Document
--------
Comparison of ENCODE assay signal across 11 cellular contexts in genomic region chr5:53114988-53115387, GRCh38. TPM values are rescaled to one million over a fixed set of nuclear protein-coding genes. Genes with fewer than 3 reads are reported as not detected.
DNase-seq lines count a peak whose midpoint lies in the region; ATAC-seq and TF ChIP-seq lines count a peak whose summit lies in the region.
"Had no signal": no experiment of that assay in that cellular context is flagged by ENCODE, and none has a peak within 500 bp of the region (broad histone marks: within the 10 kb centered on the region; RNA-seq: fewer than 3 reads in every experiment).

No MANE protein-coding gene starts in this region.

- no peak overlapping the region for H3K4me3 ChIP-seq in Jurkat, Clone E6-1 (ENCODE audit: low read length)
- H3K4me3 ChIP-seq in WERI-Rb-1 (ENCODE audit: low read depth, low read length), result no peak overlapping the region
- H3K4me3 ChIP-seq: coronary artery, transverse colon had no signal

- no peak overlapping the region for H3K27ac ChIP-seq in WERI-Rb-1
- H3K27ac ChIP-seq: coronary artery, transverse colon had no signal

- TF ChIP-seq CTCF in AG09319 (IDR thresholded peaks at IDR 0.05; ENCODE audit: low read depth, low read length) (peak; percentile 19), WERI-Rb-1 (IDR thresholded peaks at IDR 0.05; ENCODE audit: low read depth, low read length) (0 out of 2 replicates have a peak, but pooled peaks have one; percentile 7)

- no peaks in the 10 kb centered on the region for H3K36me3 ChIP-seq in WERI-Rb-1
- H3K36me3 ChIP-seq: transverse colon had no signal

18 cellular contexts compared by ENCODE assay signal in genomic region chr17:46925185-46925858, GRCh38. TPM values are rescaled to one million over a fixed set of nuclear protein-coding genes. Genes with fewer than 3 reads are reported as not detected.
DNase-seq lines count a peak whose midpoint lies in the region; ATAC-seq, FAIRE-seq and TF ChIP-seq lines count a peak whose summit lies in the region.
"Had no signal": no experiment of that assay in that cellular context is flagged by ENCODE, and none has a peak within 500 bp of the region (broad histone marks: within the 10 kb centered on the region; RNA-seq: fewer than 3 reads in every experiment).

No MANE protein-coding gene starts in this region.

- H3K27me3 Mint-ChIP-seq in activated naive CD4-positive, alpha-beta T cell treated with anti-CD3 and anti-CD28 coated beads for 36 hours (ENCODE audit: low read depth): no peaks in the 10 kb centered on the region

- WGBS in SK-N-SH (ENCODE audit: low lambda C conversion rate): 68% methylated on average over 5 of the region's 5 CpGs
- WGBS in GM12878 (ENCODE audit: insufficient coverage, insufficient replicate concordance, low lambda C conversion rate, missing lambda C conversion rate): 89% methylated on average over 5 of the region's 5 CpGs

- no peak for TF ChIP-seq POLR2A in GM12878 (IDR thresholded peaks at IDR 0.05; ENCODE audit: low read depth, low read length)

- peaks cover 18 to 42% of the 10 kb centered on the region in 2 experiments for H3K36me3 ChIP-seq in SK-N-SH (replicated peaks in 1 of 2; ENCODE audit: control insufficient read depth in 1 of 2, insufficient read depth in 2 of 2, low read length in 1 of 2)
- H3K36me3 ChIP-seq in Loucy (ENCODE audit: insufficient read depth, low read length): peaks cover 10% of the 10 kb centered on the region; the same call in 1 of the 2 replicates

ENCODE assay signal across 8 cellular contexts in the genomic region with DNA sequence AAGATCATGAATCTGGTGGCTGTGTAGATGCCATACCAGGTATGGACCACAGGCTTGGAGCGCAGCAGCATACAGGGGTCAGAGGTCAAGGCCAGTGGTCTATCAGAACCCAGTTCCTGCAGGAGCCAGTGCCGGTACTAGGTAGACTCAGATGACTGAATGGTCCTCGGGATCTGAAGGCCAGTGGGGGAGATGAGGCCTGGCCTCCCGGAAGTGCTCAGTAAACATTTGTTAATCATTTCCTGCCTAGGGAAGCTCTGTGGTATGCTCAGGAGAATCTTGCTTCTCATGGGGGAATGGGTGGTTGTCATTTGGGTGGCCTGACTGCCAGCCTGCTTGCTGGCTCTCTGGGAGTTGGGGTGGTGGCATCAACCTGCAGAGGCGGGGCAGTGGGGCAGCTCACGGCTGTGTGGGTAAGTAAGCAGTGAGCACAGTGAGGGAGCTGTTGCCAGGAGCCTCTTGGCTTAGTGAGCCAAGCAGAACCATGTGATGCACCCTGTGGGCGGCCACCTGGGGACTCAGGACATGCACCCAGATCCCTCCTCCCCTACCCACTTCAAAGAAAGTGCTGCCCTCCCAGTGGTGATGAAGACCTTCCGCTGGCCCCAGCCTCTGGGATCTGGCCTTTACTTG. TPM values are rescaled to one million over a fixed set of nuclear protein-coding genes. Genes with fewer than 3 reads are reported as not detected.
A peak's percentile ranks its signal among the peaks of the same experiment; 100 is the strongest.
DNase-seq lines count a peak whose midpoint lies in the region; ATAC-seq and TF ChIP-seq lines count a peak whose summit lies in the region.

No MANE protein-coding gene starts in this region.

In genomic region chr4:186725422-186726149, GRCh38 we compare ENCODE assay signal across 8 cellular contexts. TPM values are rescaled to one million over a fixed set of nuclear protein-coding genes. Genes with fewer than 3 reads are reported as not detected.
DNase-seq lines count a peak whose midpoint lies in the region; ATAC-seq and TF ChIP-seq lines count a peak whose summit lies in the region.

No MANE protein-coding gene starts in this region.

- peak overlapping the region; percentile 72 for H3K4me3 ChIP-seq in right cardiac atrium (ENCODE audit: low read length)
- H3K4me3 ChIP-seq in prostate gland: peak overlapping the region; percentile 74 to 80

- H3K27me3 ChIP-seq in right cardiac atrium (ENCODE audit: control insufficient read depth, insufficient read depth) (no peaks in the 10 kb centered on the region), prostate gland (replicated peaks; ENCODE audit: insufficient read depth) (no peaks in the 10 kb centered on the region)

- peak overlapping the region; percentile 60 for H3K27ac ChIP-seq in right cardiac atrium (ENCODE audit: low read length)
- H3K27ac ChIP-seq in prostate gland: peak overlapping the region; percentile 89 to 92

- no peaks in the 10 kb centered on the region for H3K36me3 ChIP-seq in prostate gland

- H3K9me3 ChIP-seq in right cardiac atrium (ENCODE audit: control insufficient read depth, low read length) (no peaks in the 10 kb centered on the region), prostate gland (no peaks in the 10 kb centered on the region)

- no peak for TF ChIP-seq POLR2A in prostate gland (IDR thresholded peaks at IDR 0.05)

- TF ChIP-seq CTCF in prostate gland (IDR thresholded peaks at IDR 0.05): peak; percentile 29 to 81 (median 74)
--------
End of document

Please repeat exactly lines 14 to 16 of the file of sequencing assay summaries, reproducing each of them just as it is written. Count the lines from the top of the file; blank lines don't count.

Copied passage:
DNase-seq lines count a peak whose midpoint lies in the region; ATAC-seq, FAIRE-seq and TF ChIP-seq lines count a peak whose summit lies in the region.
"Had no signal": no experiment of that assay in that cellular context is flagged by ENCODE, and none has a peak within 500 bp of the region (broad histone marks: within the 10 kb centered on the region; RNA-seq: fewer than 3 reads in every experiment).

No MANE protein-coding gene starts in this region.